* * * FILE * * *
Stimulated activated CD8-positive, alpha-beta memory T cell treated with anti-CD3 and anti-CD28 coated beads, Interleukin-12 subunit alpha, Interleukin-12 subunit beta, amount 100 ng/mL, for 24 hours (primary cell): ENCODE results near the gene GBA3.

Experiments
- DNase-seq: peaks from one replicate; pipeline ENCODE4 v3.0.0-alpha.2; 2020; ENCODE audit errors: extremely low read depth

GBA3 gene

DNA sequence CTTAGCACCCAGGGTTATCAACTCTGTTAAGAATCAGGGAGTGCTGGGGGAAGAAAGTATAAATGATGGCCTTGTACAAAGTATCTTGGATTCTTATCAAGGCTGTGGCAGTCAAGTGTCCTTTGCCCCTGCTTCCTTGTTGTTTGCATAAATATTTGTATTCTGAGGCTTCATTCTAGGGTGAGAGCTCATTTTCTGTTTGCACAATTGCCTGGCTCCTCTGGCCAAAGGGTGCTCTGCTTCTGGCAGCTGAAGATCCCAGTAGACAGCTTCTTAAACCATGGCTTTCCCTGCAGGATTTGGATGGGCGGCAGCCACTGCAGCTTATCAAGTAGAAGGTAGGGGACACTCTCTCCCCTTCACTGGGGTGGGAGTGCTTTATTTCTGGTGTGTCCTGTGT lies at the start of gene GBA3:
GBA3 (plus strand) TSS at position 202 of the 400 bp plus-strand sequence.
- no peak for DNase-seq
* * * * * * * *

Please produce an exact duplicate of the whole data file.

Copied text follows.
Stimulated activated CD8-positive, alpha-beta memory T cell treated with anti-CD3 and anti-CD28 coated beads, Interleukin-12 subunit alpha, Interleukin-12 subunit beta, amount 100 ng/mL, for 24 hours (primary cell): ENCODE results near the gene GBA3.

Experiments
- DNase-seq: peaks from one replicate; pipeline ENCODE4 v3.0.0-alpha.2; 2020; ENCODE audit errors: extremely low read depth

GBA3 gene

DNA sequence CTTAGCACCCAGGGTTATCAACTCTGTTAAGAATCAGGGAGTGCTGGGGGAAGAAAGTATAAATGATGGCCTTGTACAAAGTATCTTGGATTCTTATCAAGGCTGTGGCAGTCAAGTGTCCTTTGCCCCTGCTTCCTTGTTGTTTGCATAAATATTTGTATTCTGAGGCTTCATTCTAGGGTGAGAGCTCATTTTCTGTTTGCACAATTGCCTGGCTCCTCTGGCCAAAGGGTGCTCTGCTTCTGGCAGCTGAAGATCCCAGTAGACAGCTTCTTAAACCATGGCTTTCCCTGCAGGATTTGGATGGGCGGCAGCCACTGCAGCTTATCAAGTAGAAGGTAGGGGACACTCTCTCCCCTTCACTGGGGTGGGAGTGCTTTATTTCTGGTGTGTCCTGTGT lies at the start of gene GBA3:
GBA3 (plus strand) TSS at position 202 of the 400 bp plus-strand sequence.
- no peak for DNase-seq